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Rare supermoon eclipse seen around the world Sunday night and early Monday morning.
OUT OF THIS WORLD | Earth, Space And The Stuff In Between - a daily journey through weather, space and science from meteorologist/science writer Scott Sutherland

Miss Sunday's rare lunar eclipse? Watch it right from here

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Scott Sutherland
Meteorologist/Science Writer

Monday, September 28, 2015, 1:19 AM - A rare perigee lunar eclipse shone in the night sky on Sunday, September 27, visible from coast to coast in Canada. Here's why it was special, along with a chance to watch it again, from anywhere in the world.

The night of September 27 gave us a view of a fairly rare event.

Not only was this a total lunar eclipse, when the full moon passed directly through the darkest part of Earth's shadow, but

  1. It was visible, in its totality, from all of North America,

  2. It was happening on the same night as the closest full moon of the year - the 'perigee' full moon, and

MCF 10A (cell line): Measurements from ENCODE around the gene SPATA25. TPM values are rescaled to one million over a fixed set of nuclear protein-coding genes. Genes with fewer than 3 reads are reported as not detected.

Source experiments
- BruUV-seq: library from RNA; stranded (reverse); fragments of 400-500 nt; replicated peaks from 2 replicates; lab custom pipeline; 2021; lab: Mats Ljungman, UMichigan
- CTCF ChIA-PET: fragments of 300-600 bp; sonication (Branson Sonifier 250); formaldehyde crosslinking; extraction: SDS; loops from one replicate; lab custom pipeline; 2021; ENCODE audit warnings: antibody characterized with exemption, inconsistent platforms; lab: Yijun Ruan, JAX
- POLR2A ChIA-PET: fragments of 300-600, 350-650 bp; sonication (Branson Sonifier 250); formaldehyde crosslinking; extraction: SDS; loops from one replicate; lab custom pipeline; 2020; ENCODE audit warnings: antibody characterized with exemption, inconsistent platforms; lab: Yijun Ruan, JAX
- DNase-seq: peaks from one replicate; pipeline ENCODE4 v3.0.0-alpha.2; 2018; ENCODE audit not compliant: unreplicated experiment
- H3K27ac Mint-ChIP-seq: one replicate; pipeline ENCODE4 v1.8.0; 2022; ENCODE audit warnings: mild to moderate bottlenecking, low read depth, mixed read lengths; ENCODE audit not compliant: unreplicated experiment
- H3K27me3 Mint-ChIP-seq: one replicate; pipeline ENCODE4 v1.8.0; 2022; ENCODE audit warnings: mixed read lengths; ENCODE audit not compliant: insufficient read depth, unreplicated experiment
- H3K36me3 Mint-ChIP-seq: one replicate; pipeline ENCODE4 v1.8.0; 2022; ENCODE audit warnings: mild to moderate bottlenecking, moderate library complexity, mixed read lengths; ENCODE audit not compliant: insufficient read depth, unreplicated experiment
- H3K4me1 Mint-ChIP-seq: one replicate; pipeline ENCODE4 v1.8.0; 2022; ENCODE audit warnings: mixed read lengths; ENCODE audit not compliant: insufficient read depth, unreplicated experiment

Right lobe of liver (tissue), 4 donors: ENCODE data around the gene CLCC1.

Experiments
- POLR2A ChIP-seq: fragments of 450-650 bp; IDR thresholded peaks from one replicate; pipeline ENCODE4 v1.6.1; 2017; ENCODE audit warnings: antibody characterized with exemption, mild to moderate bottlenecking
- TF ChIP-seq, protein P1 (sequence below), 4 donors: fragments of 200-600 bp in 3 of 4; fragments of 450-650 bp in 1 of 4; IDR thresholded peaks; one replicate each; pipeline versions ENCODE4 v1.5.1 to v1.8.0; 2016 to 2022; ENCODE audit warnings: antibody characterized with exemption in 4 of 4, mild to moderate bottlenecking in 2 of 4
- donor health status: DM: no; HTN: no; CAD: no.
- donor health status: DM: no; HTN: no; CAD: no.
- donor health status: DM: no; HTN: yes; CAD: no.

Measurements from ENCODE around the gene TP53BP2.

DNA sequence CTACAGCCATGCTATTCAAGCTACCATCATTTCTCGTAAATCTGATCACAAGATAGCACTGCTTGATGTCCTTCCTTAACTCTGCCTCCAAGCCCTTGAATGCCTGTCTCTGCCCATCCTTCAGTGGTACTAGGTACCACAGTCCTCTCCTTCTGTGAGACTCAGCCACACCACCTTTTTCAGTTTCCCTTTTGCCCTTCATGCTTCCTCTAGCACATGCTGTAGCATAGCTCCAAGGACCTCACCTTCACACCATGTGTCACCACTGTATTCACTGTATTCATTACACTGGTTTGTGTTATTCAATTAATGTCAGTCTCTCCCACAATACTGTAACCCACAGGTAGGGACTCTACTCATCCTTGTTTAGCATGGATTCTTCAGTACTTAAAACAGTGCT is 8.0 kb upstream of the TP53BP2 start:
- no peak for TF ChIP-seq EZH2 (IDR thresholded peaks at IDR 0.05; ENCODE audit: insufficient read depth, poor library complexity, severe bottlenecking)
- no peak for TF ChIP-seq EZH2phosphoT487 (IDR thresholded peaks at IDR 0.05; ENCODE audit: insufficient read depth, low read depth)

3. It was the final total lunar eclipse in a string of four - a tetrad.

Watch it from anywhere in the world

If you missed the show, or rain or clouds ended up blocking your view of this eclipse, or if you were in a part of the world that didn't have a good vantage point to see the eclipse, there's still a chance to watch it!

The Slooh Community Observatory hosted a live show via the web, starting at 8 p.m. EDT, Sunday, to highlight this Rare Mega Harvest Moon Eclipse. Host Bob Berman and Slooh astronomer Will Gator - along with a special guest appearance by me, Scott Sutherland - were online from start to finish, featuring views of the eclipse from numerous sites across this half of the globe, including locations in the U.S., the United Kingdom, and even a live report from Stonehenge.

Watch the show from video feed below!

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